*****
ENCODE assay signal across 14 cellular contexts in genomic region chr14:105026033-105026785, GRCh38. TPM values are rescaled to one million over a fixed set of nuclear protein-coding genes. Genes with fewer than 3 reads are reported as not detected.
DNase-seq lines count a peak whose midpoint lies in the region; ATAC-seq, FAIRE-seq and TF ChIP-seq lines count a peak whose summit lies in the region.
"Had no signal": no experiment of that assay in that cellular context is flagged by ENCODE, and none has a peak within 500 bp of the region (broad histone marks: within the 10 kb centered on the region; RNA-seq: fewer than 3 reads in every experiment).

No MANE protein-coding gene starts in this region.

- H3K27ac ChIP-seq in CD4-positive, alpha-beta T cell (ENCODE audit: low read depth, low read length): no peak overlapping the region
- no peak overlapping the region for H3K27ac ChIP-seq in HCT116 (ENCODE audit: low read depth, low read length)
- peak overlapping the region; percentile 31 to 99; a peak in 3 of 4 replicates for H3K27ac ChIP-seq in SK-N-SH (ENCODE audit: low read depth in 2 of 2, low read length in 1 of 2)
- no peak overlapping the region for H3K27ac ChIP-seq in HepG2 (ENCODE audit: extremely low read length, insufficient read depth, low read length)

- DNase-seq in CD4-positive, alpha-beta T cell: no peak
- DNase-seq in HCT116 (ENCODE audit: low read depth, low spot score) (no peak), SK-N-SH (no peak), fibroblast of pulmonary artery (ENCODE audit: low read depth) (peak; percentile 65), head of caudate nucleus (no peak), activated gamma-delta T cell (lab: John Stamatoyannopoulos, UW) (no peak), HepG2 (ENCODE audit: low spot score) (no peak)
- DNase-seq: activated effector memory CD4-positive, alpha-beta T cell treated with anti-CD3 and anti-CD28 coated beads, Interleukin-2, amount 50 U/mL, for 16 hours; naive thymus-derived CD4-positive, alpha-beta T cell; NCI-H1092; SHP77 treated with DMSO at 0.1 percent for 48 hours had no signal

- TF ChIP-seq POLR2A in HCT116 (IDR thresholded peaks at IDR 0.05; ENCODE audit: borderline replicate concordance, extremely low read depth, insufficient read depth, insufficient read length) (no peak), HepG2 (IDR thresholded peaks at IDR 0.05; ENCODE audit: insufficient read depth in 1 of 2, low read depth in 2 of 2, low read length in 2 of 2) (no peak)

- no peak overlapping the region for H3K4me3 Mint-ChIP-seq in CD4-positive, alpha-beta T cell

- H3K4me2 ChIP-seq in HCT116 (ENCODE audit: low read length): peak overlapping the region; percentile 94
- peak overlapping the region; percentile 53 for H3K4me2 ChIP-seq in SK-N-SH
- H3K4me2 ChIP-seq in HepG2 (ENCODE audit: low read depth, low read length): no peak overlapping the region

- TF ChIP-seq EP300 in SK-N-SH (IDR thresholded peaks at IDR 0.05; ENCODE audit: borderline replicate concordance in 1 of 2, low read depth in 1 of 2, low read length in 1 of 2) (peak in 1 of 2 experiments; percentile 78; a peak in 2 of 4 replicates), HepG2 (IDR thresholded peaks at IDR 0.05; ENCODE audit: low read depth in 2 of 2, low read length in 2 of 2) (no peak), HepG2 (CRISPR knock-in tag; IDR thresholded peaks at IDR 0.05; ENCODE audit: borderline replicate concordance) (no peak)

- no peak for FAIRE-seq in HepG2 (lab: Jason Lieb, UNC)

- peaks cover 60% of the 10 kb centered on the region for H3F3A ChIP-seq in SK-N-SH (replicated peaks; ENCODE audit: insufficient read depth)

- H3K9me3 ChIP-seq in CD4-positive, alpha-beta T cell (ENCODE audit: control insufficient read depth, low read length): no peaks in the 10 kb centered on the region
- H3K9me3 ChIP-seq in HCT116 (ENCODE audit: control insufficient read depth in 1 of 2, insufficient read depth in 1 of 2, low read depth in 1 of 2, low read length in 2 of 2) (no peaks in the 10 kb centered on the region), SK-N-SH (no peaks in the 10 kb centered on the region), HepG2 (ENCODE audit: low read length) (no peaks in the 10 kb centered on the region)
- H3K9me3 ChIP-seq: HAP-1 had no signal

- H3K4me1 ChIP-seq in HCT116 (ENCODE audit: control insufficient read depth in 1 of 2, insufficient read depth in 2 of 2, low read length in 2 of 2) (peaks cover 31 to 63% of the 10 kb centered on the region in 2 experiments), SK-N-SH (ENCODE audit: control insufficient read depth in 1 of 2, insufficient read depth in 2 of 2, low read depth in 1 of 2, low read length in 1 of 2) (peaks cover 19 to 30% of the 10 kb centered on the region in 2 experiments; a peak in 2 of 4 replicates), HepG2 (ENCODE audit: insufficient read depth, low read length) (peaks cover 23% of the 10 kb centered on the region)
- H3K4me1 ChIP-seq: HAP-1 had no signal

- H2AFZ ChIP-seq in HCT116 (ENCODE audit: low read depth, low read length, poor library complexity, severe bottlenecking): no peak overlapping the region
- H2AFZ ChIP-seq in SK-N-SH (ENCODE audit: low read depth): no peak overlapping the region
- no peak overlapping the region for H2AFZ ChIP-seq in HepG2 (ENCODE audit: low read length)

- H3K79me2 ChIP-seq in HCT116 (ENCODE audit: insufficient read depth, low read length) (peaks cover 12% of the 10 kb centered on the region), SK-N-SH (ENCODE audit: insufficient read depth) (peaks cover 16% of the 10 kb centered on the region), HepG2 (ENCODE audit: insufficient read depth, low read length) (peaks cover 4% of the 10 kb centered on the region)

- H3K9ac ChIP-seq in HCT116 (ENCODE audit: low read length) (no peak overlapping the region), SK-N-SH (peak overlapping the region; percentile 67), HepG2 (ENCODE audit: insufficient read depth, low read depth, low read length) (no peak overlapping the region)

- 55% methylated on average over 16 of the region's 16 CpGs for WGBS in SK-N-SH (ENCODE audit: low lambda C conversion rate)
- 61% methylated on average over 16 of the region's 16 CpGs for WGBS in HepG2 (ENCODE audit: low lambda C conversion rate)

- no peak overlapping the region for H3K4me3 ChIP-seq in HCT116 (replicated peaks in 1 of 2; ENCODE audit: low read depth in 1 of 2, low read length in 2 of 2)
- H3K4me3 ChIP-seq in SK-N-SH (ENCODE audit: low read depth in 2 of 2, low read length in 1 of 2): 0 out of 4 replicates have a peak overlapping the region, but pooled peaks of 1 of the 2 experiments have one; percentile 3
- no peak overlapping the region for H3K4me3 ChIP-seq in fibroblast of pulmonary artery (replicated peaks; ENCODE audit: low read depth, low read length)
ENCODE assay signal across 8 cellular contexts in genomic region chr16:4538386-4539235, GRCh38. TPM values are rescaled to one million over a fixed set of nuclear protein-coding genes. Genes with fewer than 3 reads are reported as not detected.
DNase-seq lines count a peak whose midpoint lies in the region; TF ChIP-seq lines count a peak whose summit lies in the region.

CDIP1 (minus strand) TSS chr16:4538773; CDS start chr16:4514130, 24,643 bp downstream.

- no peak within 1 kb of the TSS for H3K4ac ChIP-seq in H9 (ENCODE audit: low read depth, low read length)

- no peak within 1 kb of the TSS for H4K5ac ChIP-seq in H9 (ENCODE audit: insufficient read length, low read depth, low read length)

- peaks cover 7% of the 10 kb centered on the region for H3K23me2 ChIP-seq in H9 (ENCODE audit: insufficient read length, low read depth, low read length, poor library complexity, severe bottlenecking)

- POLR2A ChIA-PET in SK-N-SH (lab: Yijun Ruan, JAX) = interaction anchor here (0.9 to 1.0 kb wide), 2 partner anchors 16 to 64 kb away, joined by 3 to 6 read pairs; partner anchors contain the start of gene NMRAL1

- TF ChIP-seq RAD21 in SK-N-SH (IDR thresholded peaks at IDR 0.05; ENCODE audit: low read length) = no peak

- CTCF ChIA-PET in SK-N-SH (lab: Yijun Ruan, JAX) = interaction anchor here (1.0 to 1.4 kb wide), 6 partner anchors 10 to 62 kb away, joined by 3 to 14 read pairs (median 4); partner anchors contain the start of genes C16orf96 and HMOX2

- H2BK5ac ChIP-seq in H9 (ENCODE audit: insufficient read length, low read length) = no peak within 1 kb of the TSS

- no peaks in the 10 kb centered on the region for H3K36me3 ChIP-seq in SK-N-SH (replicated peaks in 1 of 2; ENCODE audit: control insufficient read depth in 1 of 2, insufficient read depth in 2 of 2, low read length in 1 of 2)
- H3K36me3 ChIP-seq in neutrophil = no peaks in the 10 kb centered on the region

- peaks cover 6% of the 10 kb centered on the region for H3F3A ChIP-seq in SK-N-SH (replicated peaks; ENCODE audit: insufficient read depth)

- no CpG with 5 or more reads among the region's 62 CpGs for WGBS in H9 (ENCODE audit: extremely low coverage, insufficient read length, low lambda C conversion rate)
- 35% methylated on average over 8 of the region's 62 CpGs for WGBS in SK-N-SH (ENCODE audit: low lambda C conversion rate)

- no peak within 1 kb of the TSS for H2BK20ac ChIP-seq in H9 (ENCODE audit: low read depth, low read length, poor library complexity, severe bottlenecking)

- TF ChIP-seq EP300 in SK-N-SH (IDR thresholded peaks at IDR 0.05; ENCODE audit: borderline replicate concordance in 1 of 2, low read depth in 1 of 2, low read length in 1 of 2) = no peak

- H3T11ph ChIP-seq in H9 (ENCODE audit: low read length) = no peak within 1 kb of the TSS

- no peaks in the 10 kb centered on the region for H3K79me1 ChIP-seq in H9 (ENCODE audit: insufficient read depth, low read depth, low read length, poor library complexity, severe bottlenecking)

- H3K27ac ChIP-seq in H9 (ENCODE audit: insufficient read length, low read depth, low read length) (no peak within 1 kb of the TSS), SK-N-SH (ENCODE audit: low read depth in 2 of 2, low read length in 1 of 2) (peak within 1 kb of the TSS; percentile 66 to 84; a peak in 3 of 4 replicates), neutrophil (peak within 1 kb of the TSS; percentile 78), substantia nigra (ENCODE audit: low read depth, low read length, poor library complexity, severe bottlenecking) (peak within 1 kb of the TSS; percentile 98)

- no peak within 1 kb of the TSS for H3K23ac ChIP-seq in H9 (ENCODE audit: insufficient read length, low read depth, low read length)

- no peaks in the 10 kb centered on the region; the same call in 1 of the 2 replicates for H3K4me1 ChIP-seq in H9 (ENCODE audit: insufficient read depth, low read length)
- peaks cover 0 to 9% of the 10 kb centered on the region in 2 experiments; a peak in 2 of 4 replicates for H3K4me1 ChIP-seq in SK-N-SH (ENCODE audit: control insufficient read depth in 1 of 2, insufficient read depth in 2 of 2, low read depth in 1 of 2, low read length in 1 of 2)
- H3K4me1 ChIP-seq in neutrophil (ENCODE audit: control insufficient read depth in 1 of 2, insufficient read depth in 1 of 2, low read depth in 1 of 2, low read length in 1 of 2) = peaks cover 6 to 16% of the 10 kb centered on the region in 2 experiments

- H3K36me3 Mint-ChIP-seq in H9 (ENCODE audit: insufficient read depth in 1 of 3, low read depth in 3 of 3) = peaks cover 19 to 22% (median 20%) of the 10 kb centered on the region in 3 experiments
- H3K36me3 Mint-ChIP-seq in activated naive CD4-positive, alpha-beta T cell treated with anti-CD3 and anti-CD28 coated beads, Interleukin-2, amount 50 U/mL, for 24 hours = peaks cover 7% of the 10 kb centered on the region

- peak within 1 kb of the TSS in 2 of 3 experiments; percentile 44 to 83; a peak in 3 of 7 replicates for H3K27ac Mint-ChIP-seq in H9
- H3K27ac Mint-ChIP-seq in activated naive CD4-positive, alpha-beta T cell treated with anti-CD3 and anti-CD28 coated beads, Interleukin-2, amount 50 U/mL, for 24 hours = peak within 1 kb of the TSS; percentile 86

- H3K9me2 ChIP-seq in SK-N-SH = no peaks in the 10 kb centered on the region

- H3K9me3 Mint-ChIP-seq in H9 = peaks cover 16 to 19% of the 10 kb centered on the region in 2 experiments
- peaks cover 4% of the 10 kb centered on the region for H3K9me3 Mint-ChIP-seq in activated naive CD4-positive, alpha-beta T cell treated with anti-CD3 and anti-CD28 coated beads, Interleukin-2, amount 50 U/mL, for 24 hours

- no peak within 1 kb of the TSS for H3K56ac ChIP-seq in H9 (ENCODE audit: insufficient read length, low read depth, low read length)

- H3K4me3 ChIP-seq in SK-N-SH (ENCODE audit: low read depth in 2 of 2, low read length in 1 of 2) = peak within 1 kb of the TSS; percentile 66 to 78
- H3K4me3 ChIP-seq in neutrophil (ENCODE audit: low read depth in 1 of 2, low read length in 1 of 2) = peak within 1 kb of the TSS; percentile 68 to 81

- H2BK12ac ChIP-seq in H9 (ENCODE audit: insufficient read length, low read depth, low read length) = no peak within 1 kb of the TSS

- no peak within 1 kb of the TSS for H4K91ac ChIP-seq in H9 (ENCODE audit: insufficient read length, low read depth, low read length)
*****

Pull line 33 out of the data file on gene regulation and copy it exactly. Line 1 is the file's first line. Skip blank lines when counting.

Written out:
- H3K4me3 ChIP-seq in SK-N-SH (ENCODE audit: low read depth in 2 of 2, low read length in 1 of 2): 0 out of 4 replicates have a peak overlapping the region, but pooled peaks of 1 of the 2 experiments have one; percentile 3